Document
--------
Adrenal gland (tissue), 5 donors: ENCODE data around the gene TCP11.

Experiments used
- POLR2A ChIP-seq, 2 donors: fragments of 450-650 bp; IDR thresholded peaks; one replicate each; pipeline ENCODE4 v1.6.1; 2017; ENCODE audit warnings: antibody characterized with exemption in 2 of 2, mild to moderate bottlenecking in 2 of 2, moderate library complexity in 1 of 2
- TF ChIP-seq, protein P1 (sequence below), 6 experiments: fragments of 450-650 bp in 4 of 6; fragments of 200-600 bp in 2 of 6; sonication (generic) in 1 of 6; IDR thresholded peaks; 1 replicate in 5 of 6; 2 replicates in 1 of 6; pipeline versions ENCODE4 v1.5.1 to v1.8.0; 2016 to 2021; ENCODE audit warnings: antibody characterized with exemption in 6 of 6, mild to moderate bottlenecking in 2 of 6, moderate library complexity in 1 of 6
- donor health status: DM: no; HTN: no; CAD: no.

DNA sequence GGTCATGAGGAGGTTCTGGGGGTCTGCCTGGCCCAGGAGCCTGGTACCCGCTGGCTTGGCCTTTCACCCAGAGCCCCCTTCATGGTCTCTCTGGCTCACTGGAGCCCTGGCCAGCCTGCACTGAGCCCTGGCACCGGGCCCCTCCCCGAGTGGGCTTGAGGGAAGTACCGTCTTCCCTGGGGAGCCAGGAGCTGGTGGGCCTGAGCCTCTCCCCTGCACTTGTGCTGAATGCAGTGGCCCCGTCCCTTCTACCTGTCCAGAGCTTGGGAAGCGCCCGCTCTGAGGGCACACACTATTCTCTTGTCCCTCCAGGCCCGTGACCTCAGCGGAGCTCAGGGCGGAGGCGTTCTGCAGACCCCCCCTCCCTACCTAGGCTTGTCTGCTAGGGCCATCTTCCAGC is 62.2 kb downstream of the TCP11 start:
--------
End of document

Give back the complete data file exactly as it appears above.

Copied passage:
Adrenal gland (tissue), 5 donors: ENCODE data around the gene TCP11.

Experiments used
- POLR2A ChIP-seq, 2 donors: fragments of 450-650 bp; IDR thresholded peaks; one replicate each; pipeline ENCODE4 v1.6.1; 2017; ENCODE audit warnings: antibody characterized with exemption in 2 of 2, mild to moderate bottlenecking in 2 of 2, moderate library complexity in 1 of 2
- TF ChIP-seq, protein P1 (sequence below), 6 experiments: fragments of 450-650 bp in 4 of 6; fragments of 200-600 bp in 2 of 6; sonication (generic) in 1 of 6; IDR thresholded peaks; 1 replicate in 5 of 6; 2 replicates in 1 of 6; pipeline versions ENCODE4 v1.5.1 to v1.8.0; 2016 to 2021; ENCODE audit warnings: antibody characterized with exemption in 6 of 6, mild to moderate bottlenecking in 2 of 6, moderate library complexity in 1 of 6
- donor health status: DM: no; HTN: no; CAD: no.

DNA sequence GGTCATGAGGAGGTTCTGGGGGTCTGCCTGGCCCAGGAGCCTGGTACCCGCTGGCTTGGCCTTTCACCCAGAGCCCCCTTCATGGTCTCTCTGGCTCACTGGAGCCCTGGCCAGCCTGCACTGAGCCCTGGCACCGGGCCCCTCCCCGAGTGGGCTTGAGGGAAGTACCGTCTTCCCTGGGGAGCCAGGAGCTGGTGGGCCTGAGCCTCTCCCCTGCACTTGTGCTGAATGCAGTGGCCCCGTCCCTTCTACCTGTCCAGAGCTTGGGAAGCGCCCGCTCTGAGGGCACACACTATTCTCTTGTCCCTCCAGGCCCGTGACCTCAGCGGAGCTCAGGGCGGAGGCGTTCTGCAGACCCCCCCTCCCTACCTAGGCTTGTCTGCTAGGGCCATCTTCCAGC is 62.2 kb downstream of the TCP11 start: